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Miscarriage, stillbirth, elective termination, failed IVF, childbirth, SIDS — these are all examples of pre-term and neonatal loss.
Pregnancy loss is often defined by how far along the pregnancy was when the loss occurred:
An elective termination (abortion), can happen for a myriad of reasons, and just like any other kind of loss, deserves deep compassion. The fact that the word elective is part of the name does not make this a less difficult experience, nor does it mean the procedure was a simple choice or a decision made flippantly and without close considerations.
To offer the best coaching possible, it is important that you support your client’s decisions, regardless of your own personal beliefs and values. You must trust that your client is making decisions for herself in whatever way she needs to, and it is not your place to judge any decision she makes, especially one that is incredibly sensitive such as this. If you do not feel that you are able to support your client’s decision because of your own personal beliefs, you have a professional responsibility to refer her to another coach who can.
Death during birth (a variation of stillbirth), losing an infant after a NICU stay, infant loss as a result of congenital defects and other complications, and a number of other variables make each situation a deeply unique and personal one.
Pregnancy loss is much more common than most people imagine. According to the Mayo Clinic, in the U.S.:
As for infant loss:
While pregnancy and infant loss may be statistically common, it is not easy to navigate or overcome.
In understanding the spectrum of prenatal and postpartum loss, it’s important to avoid comparing “levels” of loss (for example, assuming that a mother who lost a month-old baby must be hurting more than one who lost a pregnancy at 17 weeks). Grief is subjective and dependent on many variables, and we cannot assume what women are experiencing.
Making remarks, purposefully or casually, or comparing which situations are more deserving of sympathy and condolences, sends a potentially deeply hurtful message to those whose loss is not considered as impactful as another: that they must continue to suffer in silence since their suffering is “not as bad” as others’.
The level of grief and suffering a woman will experience as a result of loss cannot be quantified by any social parameters. There is no quick or exact formula that outlines how a woman will move through her grief depending on the characteristics of her situation. Her experience is unique to her.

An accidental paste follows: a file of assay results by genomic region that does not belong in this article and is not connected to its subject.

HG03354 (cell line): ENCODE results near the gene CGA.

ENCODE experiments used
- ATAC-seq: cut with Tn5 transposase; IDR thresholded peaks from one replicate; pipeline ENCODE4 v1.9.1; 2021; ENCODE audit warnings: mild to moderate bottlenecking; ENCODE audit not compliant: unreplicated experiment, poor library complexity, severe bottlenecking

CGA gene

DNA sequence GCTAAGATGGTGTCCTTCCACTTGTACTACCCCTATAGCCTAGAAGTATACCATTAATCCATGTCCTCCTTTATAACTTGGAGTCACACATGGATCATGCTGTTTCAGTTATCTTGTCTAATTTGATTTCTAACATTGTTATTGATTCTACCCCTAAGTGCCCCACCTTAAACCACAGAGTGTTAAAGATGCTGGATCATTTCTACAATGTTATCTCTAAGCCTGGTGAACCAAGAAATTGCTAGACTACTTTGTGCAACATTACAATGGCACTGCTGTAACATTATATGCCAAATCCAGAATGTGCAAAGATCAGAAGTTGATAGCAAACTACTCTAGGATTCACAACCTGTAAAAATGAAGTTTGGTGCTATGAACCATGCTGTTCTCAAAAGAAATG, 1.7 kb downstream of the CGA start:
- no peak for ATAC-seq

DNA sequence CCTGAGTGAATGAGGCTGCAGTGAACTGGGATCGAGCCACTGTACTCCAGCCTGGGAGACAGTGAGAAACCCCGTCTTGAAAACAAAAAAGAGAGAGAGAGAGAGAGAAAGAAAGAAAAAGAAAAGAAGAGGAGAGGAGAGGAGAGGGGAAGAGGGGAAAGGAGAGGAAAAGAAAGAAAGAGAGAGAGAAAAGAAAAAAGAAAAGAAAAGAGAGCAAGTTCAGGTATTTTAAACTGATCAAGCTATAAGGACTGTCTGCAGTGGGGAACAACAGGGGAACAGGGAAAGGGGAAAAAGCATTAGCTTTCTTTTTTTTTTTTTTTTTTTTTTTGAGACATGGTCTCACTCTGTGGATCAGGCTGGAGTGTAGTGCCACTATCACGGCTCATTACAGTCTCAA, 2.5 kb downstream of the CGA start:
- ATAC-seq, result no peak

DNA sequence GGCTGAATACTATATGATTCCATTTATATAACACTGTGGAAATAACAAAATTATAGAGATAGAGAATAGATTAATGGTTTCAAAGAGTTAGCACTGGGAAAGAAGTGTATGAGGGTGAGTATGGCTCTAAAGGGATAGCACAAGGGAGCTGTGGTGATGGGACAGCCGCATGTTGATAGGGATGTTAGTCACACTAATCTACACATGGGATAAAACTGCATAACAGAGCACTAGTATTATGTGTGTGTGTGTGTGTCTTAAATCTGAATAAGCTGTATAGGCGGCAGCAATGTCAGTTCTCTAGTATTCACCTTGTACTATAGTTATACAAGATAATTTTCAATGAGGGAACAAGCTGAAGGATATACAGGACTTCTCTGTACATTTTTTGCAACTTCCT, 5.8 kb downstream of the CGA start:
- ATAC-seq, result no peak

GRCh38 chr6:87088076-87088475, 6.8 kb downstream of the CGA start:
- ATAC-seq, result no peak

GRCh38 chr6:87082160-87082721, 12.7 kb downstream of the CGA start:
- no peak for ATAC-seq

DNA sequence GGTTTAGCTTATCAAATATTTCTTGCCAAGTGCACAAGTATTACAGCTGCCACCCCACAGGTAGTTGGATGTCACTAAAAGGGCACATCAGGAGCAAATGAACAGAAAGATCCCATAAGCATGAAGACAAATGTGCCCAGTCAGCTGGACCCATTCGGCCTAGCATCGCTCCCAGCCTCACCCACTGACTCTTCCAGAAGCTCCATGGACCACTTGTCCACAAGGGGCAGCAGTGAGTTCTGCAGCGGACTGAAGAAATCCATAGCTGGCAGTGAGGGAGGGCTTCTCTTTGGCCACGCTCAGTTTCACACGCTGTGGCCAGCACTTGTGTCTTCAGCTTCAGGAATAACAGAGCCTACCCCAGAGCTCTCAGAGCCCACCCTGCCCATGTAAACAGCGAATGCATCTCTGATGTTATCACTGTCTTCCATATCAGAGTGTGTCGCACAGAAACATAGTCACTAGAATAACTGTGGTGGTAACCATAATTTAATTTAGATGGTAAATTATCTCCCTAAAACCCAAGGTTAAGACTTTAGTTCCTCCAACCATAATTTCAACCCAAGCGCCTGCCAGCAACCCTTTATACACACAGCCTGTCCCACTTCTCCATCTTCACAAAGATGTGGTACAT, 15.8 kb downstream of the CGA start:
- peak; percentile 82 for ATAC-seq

Anyone who has carried and/or birthed a baby or who may be close or connected to a person who has carried and/or birthed a baby can feel the grief of loss.
The degree of a client’s loss cannot be graded or quantified. What she needs from her coach is support to the best of your ability and scope of practice.
Some women move very quickly through the grieving process, to the point that their grief may have seemed nonexistent. Others take a long time (sometimes years or decades). There is no one right answer. Each woman will follow her own path.
Allow your client the space to grieve in any way she needs to. Follow her cues, including talking about her baby, if that is what she wants to do. It doesn’t have to be uncomfortable or awkward. Some mothers report feeling comforted by the people in their support system leaving that door open: “I’m here, if you ever want to tell me about your baby. I’ll be happy to listen.”
Their baby existed. Allow them to speak freely and know that some clients may just need a listening ear and may or may not be interested in deeper discussion with you about what happened.
When a pregnancy ends, there is still a series of hormonal and physiological changes that must take place. These could add to the emotional turmoil of the already devastating situation.
In stillbirth or infant loss, oftentimes the brain will prompt the body to produce and release breastmilk, as if the baby was alive and needed to be fed. Some women find this a difficult reminder that their baby is gone. Others find it sweet and comforting. Again, there is no right or wrong way to feel.
Work with your client at the level that her recovering body dictates. Listen actively and ask questions when pertinent to her safety or your programming. Offer gestures of support when appropriate.
A woman who just lost her pregnancy or baby may find herself suddenly hating to see other pregnant women or women with their babies. She may resent the ultrasound pictures shared on social media announcing another woman’s happy news while she is so submersed in her own pain.
None of this makes her selfish, self-centered, bitter, or inconsiderate. In fact, there is a chance she is feeling deeply ashamed of her strong negative emotions and wishes she didn’t feel this way. This is one more aspect of grief, and it may or may not take a very long time before she feels at peace with another woman’s happy pregnancy and delivery.
Be understanding. Don’t make the mistake of taking it personally if she suddenly doesn’t want to come to your facility or classes anymore. If she’s avoiding seeing reminders of pregnancy and babies, this may be the case. Let her know you care about her and you appreciate her regardless.
Some women desperately want to find a new focus, something to take space in their mind to keep them from ruminating over the events of their loss and the sadness that accompanies those thoughts. They may want to undertake a new project, dive into a new fitness program, or tackle a new challenge as soon as possible.